Race car

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This article is part of "Robin's Personal Memories Project"
The information on this page is from my personal history and memories
and should NOT be used for any reason other than reading enjoyment

Most of this article is written about my father and "His Sports Car Racing Days".

In the mid 60s, my father was having fun racing sports cars as a family affair; and Mom, Pop and all of the kids were involved. While he was campaigning a series of TR-3s, TR-4s and Lotus Elites on the track, I was rallying TR-3s and MGAs on the back roads of the Bay Area.

Prepping a TR-3

My father raced both TR-3s and TR-4s. My brother and I were usually part of his pit crew. My father was always a very strong competitor in almost everything he got involved with. My brother would race wheel-to-wheel with my dad and almost always lost. Being a little bit smarter, I took up Sports Car Rallying, and I joined United States Auto Race Marshalls. My dad might be racing on the track, but I held a flag that could pull him off the track. <g>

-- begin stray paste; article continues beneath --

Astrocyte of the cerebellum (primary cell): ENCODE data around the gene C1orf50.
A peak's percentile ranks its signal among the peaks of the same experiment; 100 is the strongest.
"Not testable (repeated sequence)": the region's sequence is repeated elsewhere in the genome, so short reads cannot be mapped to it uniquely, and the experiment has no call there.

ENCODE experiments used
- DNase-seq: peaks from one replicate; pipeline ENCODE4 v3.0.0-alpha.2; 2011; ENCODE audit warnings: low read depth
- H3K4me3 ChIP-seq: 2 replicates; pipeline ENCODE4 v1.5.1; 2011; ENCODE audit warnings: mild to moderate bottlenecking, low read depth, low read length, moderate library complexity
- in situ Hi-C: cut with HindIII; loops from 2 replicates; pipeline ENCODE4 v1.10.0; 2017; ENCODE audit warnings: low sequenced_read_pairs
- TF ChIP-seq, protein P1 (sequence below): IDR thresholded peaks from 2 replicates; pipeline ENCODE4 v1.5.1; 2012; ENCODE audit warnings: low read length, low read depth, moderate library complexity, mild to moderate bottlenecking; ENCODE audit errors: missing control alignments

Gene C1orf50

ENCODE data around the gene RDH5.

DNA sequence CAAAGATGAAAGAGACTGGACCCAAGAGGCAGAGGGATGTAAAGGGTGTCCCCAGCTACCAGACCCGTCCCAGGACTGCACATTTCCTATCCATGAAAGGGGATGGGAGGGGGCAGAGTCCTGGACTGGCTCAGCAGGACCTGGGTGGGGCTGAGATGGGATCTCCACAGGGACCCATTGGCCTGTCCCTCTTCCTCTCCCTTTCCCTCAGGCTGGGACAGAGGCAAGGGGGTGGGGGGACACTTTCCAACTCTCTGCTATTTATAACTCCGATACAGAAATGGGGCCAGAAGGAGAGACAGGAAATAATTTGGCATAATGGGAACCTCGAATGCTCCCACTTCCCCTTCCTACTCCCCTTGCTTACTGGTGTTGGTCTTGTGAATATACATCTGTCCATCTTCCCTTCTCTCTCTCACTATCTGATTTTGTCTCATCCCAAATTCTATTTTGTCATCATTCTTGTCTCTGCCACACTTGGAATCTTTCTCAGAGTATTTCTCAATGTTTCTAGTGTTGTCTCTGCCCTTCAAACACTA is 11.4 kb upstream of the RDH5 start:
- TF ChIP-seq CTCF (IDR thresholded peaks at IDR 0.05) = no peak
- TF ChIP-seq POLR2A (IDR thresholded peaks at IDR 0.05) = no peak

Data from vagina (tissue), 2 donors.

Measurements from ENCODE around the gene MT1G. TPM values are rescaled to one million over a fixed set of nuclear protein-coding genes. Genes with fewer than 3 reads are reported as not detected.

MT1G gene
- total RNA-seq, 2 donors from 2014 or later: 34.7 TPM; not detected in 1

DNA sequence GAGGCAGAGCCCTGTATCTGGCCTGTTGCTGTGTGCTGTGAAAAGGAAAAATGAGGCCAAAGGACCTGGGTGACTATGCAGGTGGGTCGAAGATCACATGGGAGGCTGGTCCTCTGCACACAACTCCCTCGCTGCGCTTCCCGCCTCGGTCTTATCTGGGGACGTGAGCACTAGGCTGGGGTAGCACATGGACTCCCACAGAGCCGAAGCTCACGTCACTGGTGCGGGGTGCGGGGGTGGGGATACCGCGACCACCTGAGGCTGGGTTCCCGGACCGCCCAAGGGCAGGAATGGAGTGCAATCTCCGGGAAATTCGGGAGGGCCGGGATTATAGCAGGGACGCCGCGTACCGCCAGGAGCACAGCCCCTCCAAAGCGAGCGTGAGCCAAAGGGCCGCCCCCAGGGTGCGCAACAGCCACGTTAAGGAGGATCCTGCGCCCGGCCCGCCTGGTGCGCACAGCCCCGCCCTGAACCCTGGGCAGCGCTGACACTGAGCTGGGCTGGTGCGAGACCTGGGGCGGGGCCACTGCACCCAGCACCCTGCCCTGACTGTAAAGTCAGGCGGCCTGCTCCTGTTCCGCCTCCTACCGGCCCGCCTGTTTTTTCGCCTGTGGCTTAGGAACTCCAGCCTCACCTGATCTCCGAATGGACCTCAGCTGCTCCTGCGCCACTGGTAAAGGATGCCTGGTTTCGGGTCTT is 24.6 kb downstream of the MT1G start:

• To prepare his TR-3, he used computer modeling to configure how air moved into, through and out of a four-cylinder engine. As air moves through the twin Stuart-Union carburetors, gasoline is added to the air moving through them. The idea is to find a way to thoroughly mix the air fuel mixture so it burns evenly. My fathers idea was to grind the inside of intake manifolds to create a venturi effect that spin the air into very tight patterns.
  • To lighten the car, my dad removed almost every bolt in the car and cut them so only 1 1/2 turns of the bolt showed above its matching nut. He removed more than a "two pound coffee can" full of bolt ends, reducing the weight of the car by quite a few pounds.
  • He used a large hole saw to cut circular sections from the frame. More of the "sinkers" were removed from the drivers side of the car to balance the weight of the car with him in the seat.
  • "Dsuz Fasteners" replaced strategically placed nuts and bolts to allow sections of the body to be quickly removed for access to engine and transmission components.
  • The hoses connecting the radiator to the engine were lengthened by running them through the body frame, increasing the amount of water in the cooling system. More water mean better engine cooling.